Banned Books Week returned to College of the Canyons on September 25, with a central theme of marginalization for the fall semester.
It will run for a week and feature guest speakers, workshops, and book displays at The Learning Center for students to learn more about banned books and why certain literature is considered controversial.
Many of the discussions center around issues of race, gender and sexuality.
Professor Erin Delaney is the coordinator of the week-long event, which is hosting everything from lectures on diversity in early childhood development to seminars instructing students on how to write a banned book.
“Many of the books that have been on the banned books list have been popular books,” Delaney said. “In some ways, the challenges are good news because those books are gaining enough critical attention and popularity that people are noticing them to say that they don’t want to have them available.”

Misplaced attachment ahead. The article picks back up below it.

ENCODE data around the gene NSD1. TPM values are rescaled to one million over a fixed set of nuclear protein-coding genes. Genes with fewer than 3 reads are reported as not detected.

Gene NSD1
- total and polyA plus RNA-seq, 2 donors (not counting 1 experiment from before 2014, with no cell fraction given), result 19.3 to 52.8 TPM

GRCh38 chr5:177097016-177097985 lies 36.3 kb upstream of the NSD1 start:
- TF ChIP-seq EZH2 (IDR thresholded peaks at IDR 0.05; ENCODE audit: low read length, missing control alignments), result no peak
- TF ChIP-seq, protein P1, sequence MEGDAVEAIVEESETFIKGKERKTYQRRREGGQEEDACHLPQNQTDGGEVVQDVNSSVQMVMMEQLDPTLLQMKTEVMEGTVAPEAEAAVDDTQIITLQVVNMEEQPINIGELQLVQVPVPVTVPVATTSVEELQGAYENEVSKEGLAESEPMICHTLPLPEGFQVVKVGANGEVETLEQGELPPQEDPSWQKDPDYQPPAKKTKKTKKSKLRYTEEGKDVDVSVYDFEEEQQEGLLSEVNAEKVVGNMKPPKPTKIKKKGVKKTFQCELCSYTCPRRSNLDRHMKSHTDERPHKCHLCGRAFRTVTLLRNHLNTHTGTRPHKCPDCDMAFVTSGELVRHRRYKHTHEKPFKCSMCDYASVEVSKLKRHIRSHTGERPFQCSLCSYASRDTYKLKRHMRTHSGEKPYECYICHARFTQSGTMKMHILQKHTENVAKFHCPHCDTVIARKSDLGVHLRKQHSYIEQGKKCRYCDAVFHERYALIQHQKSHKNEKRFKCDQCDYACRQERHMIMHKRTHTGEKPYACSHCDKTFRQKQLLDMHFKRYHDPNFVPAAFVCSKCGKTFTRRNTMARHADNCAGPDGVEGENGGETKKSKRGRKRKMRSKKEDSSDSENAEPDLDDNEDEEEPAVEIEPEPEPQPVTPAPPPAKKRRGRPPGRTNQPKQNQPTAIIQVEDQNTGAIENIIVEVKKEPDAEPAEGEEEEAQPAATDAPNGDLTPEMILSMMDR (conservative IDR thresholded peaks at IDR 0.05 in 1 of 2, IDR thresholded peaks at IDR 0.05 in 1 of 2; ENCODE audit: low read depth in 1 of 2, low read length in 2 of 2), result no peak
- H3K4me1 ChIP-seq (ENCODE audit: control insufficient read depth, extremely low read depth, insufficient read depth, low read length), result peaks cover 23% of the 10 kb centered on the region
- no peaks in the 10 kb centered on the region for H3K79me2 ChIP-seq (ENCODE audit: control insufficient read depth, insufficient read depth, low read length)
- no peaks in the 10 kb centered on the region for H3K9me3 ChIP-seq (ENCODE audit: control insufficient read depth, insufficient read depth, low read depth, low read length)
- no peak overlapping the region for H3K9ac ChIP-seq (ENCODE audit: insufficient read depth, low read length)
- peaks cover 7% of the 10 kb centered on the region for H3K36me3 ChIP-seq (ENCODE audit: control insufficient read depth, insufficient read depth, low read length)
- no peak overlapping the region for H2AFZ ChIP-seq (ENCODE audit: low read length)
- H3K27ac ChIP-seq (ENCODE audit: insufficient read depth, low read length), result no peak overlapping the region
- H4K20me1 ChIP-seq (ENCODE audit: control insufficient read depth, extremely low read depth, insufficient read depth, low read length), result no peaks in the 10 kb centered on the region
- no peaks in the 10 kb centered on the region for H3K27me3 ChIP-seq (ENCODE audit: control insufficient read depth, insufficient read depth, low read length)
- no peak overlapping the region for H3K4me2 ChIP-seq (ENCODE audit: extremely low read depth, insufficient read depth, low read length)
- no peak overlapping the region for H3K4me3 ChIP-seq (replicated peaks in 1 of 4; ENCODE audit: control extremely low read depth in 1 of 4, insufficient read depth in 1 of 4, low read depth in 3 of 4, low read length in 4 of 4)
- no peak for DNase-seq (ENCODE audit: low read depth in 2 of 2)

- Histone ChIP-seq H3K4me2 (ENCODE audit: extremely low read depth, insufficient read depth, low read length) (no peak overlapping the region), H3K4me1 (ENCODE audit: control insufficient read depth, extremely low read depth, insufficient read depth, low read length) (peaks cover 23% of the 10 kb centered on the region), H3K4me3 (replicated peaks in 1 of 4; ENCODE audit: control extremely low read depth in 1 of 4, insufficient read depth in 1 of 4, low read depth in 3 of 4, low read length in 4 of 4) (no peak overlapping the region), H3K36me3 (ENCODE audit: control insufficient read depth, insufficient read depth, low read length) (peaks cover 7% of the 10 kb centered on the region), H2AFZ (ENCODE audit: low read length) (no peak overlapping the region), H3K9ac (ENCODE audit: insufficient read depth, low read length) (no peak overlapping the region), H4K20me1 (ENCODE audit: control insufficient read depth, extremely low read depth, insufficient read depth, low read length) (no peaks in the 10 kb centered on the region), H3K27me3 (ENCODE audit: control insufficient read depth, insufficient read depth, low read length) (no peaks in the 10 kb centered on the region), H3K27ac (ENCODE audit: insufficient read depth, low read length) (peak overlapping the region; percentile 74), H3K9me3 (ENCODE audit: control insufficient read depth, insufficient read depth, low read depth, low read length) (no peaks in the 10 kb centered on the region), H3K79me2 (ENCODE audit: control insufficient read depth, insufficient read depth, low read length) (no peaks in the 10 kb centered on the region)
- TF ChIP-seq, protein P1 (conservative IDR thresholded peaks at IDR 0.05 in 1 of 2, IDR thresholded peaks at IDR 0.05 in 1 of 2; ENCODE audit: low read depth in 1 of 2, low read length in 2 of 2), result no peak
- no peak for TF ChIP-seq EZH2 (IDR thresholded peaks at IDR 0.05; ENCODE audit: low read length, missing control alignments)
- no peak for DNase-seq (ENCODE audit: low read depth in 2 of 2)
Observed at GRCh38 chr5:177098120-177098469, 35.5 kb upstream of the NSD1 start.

Five of the ten most challenged books in schools since 2016 have focused on LGBT issues, sexuality, or both.
The books challenged include Sex Criminals, a comic book by writer Matt Fraction and artist Chip Zdarsky about bank robbers who learn how to freeze time when having sex, and Two Boys Kissing, a coming of age story about two boys who wish to break the world record for the longest continuous kiss held by two people.
Monday’s seminar on Queer Representation in Literature and Film was led by Miguel Chavez and Matthew Lemus, two tutors at TLC. The two tutors led a healthy discussion on how representation is important and why increased focus on the LGBT community is a good thing.
Two more events are planned for this week on September 28 and 29. September 28 will be a seminar on how to write a banned book with Professor Ashley Granillo, and September 29 will be a discussion on Ken Mochizuki’s book Baseball Saved Us by Coach Matt Crater.